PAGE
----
SEATTLE, WA — Coronavirus transmission is increasing across Western Washington, according to the state's latest situation report. While cases appear to have hit a plateau east of the Cascades, case rates and daily hospitalization trends are double those seen in the west.
The latest trends have state and local public health officials particularly concerned heading into the colder months.
"As COVID-19 activity intensifies, it's incredibly important that we all take precautions to reduce the impact of seasonal changes like spending more time indoors," said John Wiesman, state Secretary of Health. "We must be especially careful to avoid gathering in groups inside, including with families and friends outside of our immediate household. That includes limiting group size, gathering outside or improving ventilation inside, cleaning and washing hands frequently, wearing face coverings (including inside our homes) and staying over six feet apart."
Here are a few key takeaways from the Washington State Department of Health:
Transmission is increasing in western Washington and recently plateauing in eastern Washington. The best estimates of the reproductive number (how many new people each COVID-19 patient will infect) were 1.12 in western Washington and 0.94 in eastern Washington as of September 27. The goal is a number well below one, which would mean COVID-19 transmission is declining.
The situation in eastern Washington is unstable and efforts to control the spread of the virus must be strictly maintained or intensified to avoid a backslide. This instability is clear in case and hospitalization numbers, where we’ve seen increases and decreases at various points in September rather than the desired steady downward trend. The proportion of positive tests to total tests also remains high. Per person, the case rate in eastern Washington is twice as high as in western Washington and the daily hospitalization rate is more than twice as high.
Case counts in western Washington are increasing across all age groups and over broad geographic areas. This suggests increases are due to broad community spread, not driven by a single type of activity or setting. Though all age groups are seeing increases, the rising trends among older people are particularly concerning because these groups tend to experience more severe illness.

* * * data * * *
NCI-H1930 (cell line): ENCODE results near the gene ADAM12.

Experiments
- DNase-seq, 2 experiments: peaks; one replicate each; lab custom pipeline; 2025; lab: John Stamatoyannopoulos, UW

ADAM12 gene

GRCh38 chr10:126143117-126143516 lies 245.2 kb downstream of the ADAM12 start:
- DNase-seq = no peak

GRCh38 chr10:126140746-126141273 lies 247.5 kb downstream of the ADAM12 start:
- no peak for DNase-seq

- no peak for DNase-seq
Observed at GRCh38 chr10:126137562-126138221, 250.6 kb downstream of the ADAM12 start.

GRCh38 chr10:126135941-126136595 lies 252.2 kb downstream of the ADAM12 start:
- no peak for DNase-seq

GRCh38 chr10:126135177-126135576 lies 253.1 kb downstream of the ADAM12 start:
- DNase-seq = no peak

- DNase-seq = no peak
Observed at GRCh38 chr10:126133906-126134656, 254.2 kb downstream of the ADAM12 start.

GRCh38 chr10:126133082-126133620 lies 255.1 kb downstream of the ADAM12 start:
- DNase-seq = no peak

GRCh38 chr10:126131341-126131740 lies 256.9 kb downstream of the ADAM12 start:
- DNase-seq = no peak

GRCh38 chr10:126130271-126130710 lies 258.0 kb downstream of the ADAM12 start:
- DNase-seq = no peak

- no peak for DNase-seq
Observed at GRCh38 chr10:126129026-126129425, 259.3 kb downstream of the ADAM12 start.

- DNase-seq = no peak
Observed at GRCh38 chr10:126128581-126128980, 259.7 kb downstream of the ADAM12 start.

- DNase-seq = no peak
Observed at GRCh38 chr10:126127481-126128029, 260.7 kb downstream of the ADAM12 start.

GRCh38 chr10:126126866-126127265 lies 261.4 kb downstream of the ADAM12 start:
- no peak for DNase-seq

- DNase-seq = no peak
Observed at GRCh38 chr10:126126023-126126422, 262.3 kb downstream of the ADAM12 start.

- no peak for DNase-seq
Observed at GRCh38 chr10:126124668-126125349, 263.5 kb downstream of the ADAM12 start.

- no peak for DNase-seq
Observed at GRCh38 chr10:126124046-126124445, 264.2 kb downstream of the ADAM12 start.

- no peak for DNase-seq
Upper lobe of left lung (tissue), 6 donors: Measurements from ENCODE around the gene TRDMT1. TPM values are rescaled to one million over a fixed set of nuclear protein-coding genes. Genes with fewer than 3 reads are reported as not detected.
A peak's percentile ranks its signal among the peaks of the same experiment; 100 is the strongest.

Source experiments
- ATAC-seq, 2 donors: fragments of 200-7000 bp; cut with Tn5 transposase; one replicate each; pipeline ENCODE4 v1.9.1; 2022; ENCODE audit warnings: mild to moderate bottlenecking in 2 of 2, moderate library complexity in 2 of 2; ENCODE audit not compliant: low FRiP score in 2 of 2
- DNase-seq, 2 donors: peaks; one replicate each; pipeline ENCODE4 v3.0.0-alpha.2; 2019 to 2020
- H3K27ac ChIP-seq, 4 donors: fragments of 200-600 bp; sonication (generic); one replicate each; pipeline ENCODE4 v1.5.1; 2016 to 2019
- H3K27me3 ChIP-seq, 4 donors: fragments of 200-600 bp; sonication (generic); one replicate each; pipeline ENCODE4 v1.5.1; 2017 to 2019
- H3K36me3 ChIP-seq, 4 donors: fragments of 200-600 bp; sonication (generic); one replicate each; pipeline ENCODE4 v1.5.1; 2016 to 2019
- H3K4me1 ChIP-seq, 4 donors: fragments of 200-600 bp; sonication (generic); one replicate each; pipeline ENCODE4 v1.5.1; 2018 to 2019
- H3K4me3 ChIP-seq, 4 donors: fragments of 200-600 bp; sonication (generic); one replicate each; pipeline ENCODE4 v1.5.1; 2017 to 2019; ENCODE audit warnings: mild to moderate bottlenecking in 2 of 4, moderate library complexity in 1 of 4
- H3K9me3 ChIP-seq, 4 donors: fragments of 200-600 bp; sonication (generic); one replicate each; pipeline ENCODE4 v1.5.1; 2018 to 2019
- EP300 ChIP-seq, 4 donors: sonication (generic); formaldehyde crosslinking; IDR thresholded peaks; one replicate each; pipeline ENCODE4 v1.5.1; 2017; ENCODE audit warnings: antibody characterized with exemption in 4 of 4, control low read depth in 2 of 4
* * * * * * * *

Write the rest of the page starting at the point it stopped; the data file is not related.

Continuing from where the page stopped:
Recent growth in cases is widely distributed across a number of counties. Some larger counties (Clark, King, Kitsap, Pierce, Snohomish and Thurston) are seeing steady increases. Several smaller counties (Lewis, Mason, Pend Oreille and Skagit) are clearly experiencing increases, though the total number of recent cases remains low. Benton and Franklin counties are seeing gradual but steady increases as well.
Trends are also mixed in counties with flat or decreasing case counts. In Spokane County, the steep increase in cases in early to mid-September may have reached a plateau. Case counts are fluctuating in Whitman County, with some likely increases in older people following a recent spike in the college-age population. Cases remain flat in Yakima County. Grant and Grays Harbor counties are seeing steady declines, and Whatcom County is starting to see decreases as of the start of October.
In King County, public health officials this week renewed a call to action amid transmission rates and case counts at more than twice the levels seen in late September.
"We expected it would be more challenging to manage COVID-19 during the fall and winter as we spend more time indoors and environmental conditions favor the spread of infection," said Dr. Jeff Duchin, health officer for King County. "The trends we're seeing today should be a wake-up call for everyone."
The state publishes situation reports every other week, developed in partnership with the Institute for Disease Modeling, Fred Hutchinson Cancer Research Center, the University of Washington and Microsoft's AI for Health program. The latest report can be found on the IDM website.